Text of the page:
What Are Common Symptoms of Parkinson's?

Parkinson’s disease (PD) is a movement disorder. It is a chronic (long-term) condition that gets worse over time.1

In people with PD, the brain cells (neurons) that make dopamine die. Dopamine is a chemical messenger that helps different areas of the brain communicate. Dopamine has a key role in the part of the brain that controls movements.1

As the neurons die and the brain has less and less dopamine, this causes the symptoms of PD. Scientists do not yet know why PD develops in some people. They believe it may be a combination of genetic and environmental factors.2

PD is typically diagnosed more often in men than women. Symptoms usually begin when someone is around 60 years old. It can be hard to diagnose. There is no cure, but therapies can help manage symptoms.2

Primary motor symptoms

PD mainly affects movement. The 4 most common motor symptoms of PD include:1-5

  • Tremor at rest, such as a tremor in a finger, hand, or foot
  • Rigidity (stiffness) of limbs, neck, or shoulder
  • Impaired balance when standing up (postural instability), which can lead to falls
  • Slowness of movement or gradual loss of movement (bradykinesia), such as slower walking, a lessening of arm swinging when walking, decreased blinking, or slower facial expressions

Symptoms typically begin on 1 side of the body. Over time, both sides become affected. Not everyone will develop all 4 primary motor symptoms. However, bradykinesia affects nearly everyone who has PD.3

Secondary motor symptoms

Along with the 4 primary motor symptoms, people with PD may have other motor symptoms, including:1-5

  • Walking issues – May include short, rapid steps (festination), shuffling of the feet
  • Freezing – Looks like someone is stuck in motion, especially when taking a step, turning, or moving through obstacles
  • Cramping – Muscles may stay in a contracted position and cause pain
  • Masked face (hypomimia) – An expressionless face
  • Speech issues – May include slurred speech, abnormally long pauses, hoarseness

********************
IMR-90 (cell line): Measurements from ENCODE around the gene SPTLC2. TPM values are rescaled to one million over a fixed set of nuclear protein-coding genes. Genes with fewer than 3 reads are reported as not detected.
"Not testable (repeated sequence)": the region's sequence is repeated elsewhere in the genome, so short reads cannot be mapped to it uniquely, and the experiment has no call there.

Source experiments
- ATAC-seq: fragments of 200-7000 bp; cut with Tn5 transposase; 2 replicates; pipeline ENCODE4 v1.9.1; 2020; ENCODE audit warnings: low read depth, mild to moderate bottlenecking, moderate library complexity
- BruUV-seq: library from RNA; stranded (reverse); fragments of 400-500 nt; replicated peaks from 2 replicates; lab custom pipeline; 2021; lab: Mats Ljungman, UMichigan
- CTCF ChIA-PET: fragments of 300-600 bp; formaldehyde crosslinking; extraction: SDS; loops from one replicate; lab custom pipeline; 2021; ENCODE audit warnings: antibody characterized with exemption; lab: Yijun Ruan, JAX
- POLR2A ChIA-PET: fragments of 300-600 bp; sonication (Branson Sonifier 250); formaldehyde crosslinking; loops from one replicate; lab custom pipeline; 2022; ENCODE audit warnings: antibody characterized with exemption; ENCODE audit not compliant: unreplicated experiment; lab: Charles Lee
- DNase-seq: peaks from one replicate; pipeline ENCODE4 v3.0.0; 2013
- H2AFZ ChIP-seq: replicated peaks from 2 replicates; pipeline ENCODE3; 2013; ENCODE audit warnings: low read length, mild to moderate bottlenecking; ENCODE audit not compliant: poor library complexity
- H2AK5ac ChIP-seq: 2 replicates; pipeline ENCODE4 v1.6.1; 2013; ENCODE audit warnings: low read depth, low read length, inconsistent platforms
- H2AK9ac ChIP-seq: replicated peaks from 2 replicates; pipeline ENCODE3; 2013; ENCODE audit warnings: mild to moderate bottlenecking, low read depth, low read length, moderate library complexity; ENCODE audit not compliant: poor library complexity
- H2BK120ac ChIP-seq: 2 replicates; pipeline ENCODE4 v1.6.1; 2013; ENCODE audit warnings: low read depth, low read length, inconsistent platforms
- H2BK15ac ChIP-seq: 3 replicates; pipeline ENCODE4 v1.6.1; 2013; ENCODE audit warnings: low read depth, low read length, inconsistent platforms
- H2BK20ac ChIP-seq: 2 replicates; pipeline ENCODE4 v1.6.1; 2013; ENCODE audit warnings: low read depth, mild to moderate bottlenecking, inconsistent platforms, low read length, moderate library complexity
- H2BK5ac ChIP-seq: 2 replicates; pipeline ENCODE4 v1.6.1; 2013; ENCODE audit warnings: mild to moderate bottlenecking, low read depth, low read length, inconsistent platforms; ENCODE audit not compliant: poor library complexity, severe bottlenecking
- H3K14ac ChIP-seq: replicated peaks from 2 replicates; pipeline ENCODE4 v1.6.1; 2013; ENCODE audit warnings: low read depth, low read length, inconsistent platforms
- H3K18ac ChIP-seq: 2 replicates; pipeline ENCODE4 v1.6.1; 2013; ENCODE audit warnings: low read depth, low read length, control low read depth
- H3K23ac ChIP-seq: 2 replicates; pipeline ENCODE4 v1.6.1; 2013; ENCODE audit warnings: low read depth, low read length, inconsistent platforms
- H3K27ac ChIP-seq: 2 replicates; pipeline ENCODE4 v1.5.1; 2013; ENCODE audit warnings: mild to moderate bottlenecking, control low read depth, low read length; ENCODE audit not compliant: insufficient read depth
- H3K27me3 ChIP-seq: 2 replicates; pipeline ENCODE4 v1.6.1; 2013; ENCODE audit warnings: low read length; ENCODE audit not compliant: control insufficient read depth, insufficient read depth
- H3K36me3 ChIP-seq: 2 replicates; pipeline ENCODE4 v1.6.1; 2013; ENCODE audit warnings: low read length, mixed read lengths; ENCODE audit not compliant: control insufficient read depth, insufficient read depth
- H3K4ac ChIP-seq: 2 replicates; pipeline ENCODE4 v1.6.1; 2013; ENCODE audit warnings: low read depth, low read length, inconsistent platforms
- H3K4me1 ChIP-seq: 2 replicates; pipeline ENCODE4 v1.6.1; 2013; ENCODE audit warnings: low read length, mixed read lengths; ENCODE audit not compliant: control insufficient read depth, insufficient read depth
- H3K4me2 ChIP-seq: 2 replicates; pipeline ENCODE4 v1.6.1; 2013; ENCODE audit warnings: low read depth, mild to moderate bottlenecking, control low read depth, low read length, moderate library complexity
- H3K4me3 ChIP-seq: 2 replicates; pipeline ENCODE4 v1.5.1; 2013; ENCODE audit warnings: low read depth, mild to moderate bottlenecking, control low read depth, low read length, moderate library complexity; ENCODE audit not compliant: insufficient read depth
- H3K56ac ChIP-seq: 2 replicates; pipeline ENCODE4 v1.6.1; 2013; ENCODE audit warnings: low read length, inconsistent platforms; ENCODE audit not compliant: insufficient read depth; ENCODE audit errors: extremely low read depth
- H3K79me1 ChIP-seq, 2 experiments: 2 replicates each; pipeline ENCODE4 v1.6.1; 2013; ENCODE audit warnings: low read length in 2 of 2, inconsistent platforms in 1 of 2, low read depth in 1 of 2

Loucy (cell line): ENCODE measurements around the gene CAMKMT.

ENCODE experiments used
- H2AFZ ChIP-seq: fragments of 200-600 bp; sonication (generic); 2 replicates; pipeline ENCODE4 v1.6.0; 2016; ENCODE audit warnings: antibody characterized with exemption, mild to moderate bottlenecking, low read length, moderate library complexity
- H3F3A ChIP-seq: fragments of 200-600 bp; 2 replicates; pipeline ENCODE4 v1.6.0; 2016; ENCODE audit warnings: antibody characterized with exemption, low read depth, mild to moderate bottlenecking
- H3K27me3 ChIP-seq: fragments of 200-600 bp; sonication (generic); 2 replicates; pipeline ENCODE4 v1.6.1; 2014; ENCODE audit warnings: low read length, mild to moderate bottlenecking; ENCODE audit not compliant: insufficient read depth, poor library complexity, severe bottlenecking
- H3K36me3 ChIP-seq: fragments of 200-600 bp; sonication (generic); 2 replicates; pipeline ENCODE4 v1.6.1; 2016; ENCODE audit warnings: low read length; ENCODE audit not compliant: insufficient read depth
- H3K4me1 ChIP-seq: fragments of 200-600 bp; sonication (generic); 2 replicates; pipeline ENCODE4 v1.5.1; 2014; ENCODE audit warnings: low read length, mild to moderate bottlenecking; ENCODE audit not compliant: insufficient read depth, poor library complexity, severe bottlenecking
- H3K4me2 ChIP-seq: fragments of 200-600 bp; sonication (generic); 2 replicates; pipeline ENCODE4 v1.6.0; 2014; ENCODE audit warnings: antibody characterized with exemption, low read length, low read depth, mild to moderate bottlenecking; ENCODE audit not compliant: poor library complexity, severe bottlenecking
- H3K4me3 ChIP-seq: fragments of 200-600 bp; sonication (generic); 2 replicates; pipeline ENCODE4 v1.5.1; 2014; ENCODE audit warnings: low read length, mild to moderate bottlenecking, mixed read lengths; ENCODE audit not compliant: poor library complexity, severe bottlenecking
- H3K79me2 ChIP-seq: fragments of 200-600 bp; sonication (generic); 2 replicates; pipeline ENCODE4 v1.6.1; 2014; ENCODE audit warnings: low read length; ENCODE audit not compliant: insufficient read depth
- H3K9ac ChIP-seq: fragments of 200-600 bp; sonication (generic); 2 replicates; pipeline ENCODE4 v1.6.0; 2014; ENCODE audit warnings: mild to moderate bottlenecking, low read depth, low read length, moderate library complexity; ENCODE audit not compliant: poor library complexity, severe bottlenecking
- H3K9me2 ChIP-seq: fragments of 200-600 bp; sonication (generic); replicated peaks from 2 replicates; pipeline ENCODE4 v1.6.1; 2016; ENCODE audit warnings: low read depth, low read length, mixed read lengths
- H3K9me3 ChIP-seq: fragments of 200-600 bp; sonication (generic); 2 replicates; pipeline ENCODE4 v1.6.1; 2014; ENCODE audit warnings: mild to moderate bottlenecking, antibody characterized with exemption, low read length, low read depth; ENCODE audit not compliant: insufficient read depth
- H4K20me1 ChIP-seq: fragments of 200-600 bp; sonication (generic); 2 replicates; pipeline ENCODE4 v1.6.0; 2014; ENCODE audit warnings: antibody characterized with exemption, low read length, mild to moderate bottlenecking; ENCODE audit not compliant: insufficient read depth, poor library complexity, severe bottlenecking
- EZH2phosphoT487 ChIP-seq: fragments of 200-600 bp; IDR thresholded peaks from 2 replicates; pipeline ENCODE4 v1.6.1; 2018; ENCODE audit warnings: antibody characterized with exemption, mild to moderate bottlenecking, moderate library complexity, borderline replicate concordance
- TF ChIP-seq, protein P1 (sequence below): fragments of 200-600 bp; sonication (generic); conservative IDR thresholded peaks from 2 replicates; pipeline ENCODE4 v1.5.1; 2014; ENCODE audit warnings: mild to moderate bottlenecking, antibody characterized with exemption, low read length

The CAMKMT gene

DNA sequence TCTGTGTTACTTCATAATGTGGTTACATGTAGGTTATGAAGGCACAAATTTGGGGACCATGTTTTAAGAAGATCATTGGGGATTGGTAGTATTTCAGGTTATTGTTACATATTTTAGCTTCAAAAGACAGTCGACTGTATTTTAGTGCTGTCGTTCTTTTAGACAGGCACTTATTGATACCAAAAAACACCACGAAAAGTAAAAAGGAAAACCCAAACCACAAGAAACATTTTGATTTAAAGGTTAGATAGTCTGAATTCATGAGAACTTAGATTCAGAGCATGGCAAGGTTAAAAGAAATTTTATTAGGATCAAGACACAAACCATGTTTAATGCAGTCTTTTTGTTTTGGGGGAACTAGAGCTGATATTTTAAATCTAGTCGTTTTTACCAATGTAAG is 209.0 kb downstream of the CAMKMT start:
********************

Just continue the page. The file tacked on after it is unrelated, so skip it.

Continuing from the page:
• Difficulty swallowing (dysphagia) –Swallowing issues can also cause drooling or excess saliva
  • Vision and eye problems – May include blurred vision, decreased blinking, inability to focus on objects
  • Impaired fine motor dexterity – May include difficulty with precise hand and finger movement, such as fastening buttons, and shrunken or cramped handwriting (micrographia)
  • Sudden, involuntary muscle movements (myoclonus) – May include jerks, shakes, twitches, spasms
  • Stooped posture – May include rounded shoulders, forward lean of the body, down-turned head, curvature of the spine (scoliosis, kyphosis)

Non-motor symptoms

There are other symptoms of PD that are not directly related to movement issues. These symptoms may be the first sign of PD, even before the more well-known motor symptoms.1-3,5

Non-motor symptoms are sometimes called "invisible symptoms" because they cannot be seen. Some non-motor symptoms affect the involuntary (autonomic) functions our bodies perform, such as bowel movements and blood pressure. Others can affect how people think and feel.1-3,5

Not every person with PD will have the same non-motor or motor symptoms. They may also be more severe in some people and less severe in others. Examples of non-motor symptoms include:1-3,5

  • Fatigue – Excessive tiredness that is not relieved with sleep
  • Digestive problems – May include constipation, nausea, bloating
  • Urinary issues – May include frequent urination, incontinence, difficulty emptying the bladder
  • Sleep issues – May include difficulty falling or staying asleep (insomnia), restless legs
  • syndrome, and acting out dreams (REM sleep behavior disorder)

  • Low blood pressure – Decrease in blood pressure when rising to a standing position (orthostatic hypotension)
  • Skin changes – May include oily or dry skin, excessive sweating
  • Pain – May include pain in certain parts of the body or all over
  • Smell loss – Decreased ability to detect odors (hyposmia)
  • Altered moods – May include lack of motivation and interest in activities (apathy), depression, and anxiety
  • Cognitive dysfunction – May include difficulty with attention and focus, memory, executive function (planning and organizing), and language (finding the right words)
  • Psychosis – May include hallucinations, paranoia, delusions

Treatment options

There is currently no known cure for PD. However, there are treatments that can help manage both motor and non-motor symptoms. The goal of treatment is to control symptoms as best as possible to improve quality of life.1,2

Treatment options include:

MedicinesSurgeryComplementary and alternative treatments

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Written by DeLene Beeland │ Last reviewed: January 2022